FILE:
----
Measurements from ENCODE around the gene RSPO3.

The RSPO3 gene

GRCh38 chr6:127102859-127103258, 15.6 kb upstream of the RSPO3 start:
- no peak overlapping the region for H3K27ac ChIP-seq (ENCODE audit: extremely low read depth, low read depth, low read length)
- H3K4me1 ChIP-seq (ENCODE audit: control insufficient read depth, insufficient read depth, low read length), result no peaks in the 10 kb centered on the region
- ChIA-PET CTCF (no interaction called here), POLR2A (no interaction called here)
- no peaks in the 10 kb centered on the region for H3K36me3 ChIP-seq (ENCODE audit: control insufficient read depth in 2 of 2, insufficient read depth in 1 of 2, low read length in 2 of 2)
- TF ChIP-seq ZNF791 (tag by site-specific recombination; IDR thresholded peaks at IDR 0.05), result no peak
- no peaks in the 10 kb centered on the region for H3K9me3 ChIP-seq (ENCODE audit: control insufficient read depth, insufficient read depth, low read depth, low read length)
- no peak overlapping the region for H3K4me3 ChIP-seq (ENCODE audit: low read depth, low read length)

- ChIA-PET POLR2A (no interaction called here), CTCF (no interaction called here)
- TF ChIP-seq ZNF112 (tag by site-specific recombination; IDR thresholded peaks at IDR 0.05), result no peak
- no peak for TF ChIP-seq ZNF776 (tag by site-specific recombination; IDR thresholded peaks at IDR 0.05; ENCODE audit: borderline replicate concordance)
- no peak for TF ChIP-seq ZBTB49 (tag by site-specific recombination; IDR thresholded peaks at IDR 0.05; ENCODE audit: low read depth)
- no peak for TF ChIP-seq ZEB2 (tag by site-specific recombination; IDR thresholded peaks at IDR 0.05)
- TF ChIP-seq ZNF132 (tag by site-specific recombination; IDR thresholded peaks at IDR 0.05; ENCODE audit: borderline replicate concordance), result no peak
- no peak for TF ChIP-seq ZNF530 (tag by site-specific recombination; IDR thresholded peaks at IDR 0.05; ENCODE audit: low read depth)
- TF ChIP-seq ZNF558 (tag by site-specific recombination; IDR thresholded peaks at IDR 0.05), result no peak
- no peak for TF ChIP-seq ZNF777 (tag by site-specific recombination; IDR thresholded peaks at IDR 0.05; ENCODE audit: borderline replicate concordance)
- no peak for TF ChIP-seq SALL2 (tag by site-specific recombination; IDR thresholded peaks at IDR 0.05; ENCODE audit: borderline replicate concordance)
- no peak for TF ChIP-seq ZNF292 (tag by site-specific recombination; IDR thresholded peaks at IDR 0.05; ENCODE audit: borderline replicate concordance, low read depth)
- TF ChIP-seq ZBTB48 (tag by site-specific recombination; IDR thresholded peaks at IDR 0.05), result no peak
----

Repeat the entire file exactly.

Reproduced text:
Measurements from ENCODE around the gene RSPO3.

The RSPO3 gene

GRCh38 chr6:127102859-127103258, 15.6 kb upstream of the RSPO3 start:
- no peak overlapping the region for H3K27ac ChIP-seq (ENCODE audit: extremely low read depth, low read depth, low read length)
- H3K4me1 ChIP-seq (ENCODE audit: control insufficient read depth, insufficient read depth, low read length), result no peaks in the 10 kb centered on the region
- ChIA-PET CTCF (no interaction called here), POLR2A (no interaction called here)
- no peaks in the 10 kb centered on the region for H3K36me3 ChIP-seq (ENCODE audit: control insufficient read depth in 2 of 2, insufficient read depth in 1 of 2, low read length in 2 of 2)
- TF ChIP-seq ZNF791 (tag by site-specific recombination; IDR thresholded peaks at IDR 0.05), result no peak
- no peaks in the 10 kb centered on the region for H3K9me3 ChIP-seq (ENCODE audit: control insufficient read depth, insufficient read depth, low read depth, low read length)
- no peak overlapping the region for H3K4me3 ChIP-seq (ENCODE audit: low read depth, low read length)

- ChIA-PET POLR2A (no interaction called here), CTCF (no interaction called here)
- TF ChIP-seq ZNF112 (tag by site-specific recombination; IDR thresholded peaks at IDR 0.05), result no peak
- no peak for TF ChIP-seq ZNF776 (tag by site-specific recombination; IDR thresholded peaks at IDR 0.05; ENCODE audit: borderline replicate concordance)
- no peak for TF ChIP-seq ZBTB49 (tag by site-specific recombination; IDR thresholded peaks at IDR 0.05; ENCODE audit: low read depth)
- no peak for TF ChIP-seq ZEB2 (tag by site-specific recombination; IDR thresholded peaks at IDR 0.05)
- TF ChIP-seq ZNF132 (tag by site-specific recombination; IDR thresholded peaks at IDR 0.05; ENCODE audit: borderline replicate concordance), result no peak
- no peak for TF ChIP-seq ZNF530 (tag by site-specific recombination; IDR thresholded peaks at IDR 0.05; ENCODE audit: low read depth)
- TF ChIP-seq ZNF558 (tag by site-specific recombination; IDR thresholded peaks at IDR 0.05), result no peak
- no peak for TF ChIP-seq ZNF777 (tag by site-specific recombination; IDR thresholded peaks at IDR 0.05; ENCODE audit: borderline replicate concordance)
- no peak for TF ChIP-seq SALL2 (tag by site-specific recombination; IDR thresholded peaks at IDR 0.05; ENCODE audit: borderline replicate concordance)
- no peak for TF ChIP-seq ZNF292 (tag by site-specific recombination; IDR thresholded peaks at IDR 0.05; ENCODE audit: borderline replicate concordance, low read depth)
- TF ChIP-seq ZBTB48 (tag by site-specific recombination; IDR thresholded peaks at IDR 0.05), result no peak